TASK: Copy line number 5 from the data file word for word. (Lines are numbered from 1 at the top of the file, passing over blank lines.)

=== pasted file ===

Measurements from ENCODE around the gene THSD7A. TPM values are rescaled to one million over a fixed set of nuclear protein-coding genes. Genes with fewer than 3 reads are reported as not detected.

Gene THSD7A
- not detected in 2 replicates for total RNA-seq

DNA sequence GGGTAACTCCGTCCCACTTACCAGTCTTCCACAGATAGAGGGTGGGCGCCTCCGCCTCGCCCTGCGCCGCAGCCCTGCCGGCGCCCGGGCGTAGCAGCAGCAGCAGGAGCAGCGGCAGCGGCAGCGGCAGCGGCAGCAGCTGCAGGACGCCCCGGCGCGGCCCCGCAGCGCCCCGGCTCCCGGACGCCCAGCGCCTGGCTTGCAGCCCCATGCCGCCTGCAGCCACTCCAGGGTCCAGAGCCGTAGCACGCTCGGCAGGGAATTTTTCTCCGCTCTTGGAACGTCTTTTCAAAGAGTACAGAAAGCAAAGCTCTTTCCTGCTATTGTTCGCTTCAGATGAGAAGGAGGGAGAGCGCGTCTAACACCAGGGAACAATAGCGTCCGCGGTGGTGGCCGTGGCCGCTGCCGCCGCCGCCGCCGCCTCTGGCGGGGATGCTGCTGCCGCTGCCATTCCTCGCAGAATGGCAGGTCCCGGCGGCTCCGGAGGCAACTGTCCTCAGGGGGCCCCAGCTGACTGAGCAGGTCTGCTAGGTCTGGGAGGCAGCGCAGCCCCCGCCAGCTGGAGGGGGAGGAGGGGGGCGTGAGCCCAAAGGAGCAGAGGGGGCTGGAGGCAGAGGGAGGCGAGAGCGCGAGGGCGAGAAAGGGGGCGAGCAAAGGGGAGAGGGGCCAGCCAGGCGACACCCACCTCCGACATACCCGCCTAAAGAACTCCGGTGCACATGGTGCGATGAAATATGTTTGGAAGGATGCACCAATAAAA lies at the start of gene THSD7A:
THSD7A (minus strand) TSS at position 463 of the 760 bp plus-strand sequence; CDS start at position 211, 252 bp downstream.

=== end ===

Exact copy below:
THSD7A (minus strand) TSS at position 463 of the 760 bp plus-strand sequence; CDS start at position 211, 252 bp downstream.